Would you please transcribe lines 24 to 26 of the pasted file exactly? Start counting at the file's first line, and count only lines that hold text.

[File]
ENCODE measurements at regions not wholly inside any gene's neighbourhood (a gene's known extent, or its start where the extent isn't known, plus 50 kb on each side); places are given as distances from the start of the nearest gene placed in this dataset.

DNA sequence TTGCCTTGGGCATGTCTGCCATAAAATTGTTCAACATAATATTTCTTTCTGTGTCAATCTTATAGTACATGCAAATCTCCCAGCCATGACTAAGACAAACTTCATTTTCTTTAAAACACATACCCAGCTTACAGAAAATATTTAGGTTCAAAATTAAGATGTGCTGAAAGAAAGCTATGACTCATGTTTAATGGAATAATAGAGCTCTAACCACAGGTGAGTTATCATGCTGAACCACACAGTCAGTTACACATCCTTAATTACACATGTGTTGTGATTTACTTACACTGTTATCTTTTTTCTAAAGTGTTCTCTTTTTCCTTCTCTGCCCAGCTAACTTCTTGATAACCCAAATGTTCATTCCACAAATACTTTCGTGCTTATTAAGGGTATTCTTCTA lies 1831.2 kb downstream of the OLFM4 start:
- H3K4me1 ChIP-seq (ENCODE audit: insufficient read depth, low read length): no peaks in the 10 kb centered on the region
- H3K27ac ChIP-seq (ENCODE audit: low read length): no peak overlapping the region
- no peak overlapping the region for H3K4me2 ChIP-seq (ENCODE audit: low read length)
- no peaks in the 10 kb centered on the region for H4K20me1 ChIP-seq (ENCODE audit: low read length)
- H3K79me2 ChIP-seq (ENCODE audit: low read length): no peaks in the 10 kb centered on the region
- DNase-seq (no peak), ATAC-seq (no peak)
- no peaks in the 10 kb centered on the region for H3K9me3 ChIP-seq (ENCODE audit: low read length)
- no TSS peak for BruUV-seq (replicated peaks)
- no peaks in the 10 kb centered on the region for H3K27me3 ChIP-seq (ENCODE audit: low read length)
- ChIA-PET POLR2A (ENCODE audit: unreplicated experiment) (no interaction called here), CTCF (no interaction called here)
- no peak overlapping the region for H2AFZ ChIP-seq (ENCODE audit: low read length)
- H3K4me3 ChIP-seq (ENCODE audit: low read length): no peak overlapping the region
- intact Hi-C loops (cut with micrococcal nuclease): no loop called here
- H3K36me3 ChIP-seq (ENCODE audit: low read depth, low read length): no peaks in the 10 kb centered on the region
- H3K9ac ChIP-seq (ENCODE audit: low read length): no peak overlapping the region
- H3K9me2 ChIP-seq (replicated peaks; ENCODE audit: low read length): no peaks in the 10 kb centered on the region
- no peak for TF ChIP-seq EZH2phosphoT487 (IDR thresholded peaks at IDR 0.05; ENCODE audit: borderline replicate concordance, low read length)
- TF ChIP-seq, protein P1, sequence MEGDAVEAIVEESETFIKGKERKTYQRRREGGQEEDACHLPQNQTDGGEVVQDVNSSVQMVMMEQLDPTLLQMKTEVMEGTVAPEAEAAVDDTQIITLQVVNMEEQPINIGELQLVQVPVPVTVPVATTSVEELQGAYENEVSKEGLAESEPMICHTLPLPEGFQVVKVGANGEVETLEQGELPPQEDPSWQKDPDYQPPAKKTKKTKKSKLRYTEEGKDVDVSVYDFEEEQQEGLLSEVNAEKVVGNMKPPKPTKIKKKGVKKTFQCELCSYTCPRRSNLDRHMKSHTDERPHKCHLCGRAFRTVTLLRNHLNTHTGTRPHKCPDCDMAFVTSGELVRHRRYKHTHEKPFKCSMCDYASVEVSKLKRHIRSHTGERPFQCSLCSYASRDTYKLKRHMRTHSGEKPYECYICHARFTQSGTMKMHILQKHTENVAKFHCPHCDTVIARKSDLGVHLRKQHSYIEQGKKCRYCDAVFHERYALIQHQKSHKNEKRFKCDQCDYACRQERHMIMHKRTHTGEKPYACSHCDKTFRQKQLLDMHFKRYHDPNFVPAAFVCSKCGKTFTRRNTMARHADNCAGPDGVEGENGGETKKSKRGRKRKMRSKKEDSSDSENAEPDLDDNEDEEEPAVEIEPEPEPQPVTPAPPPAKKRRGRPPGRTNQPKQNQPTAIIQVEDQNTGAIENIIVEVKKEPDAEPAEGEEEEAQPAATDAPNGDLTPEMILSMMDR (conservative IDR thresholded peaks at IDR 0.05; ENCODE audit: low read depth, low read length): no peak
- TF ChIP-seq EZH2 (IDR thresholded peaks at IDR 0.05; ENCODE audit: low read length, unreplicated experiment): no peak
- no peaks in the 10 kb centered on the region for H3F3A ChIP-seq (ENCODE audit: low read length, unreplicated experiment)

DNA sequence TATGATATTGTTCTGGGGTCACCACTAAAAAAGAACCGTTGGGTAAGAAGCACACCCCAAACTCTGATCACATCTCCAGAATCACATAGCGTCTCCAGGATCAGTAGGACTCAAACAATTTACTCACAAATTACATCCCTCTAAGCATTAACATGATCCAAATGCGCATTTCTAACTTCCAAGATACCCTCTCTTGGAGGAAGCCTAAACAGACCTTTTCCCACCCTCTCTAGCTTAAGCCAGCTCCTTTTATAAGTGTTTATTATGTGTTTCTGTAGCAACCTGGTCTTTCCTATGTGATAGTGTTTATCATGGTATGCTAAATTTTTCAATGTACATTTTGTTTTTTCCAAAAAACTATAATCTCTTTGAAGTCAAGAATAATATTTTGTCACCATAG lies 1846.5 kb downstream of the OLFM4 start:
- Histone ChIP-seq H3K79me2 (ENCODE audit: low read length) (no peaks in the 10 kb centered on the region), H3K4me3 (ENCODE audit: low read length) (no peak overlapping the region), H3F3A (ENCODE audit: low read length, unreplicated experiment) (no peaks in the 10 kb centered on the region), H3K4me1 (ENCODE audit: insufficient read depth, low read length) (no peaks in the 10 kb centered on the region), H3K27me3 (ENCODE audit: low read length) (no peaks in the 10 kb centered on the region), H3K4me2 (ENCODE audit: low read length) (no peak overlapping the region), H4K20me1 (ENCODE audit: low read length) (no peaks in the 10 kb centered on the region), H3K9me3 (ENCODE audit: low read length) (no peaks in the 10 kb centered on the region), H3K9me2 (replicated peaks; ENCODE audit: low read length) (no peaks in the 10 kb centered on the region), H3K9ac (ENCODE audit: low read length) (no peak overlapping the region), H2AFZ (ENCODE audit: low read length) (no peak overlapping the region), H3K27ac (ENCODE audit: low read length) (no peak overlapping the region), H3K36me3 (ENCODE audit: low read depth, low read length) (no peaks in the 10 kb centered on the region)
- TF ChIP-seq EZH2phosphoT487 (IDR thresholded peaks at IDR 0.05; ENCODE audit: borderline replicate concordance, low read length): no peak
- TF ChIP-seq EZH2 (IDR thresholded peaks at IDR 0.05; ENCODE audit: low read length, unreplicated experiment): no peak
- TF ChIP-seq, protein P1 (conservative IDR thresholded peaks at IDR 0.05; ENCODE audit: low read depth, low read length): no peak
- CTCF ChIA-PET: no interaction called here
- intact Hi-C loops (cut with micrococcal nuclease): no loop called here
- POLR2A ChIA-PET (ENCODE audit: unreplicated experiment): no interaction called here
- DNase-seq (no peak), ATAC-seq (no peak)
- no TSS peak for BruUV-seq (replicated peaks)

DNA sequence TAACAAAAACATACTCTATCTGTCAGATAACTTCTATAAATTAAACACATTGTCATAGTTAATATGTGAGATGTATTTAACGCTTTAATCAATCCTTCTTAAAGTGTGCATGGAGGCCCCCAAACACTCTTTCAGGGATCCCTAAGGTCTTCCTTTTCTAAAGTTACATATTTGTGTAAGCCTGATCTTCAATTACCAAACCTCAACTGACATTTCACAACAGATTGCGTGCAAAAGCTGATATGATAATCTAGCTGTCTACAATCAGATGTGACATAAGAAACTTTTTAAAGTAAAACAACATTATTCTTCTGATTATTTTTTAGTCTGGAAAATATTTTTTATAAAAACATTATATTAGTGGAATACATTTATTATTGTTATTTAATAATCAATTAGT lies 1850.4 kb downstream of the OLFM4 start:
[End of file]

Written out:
- Histone ChIP-seq H3K79me2 (ENCODE audit: low read length) (no peaks in the 10 kb centered on the region), H3K4me3 (ENCODE audit: low read length) (no peak overlapping the region), H3F3A (ENCODE audit: low read length, unreplicated experiment) (no peaks in the 10 kb centered on the region), H3K4me1 (ENCODE audit: insufficient read depth, low read length) (no peaks in the 10 kb centered on the region), H3K27me3 (ENCODE audit: low read length) (no peaks in the 10 kb centered on the region), H3K4me2 (ENCODE audit: low read length) (no peak overlapping the region), H4K20me1 (ENCODE audit: low read length) (no peaks in the 10 kb centered on the region), H3K9me3 (ENCODE audit: low read length) (no peaks in the 10 kb centered on the region), H3K9me2 (replicated peaks; ENCODE audit: low read length) (no peaks in the 10 kb centered on the region), H3K9ac (ENCODE audit: low read length) (no peak overlapping the region), H2AFZ (ENCODE audit: low read length) (no peak overlapping the region), H3K27ac (ENCODE audit: low read length) (no peak overlapping the region), H3K36me3 (ENCODE audit: low read depth, low read length) (no peaks in the 10 kb centered on the region)
- TF ChIP-seq EZH2phosphoT487 (IDR thresholded peaks at IDR 0.05; ENCODE audit: borderline replicate concordance, low read length): no peak
- TF ChIP-seq EZH2 (IDR thresholded peaks at IDR 0.05; ENCODE audit: low read length, unreplicated experiment): no peak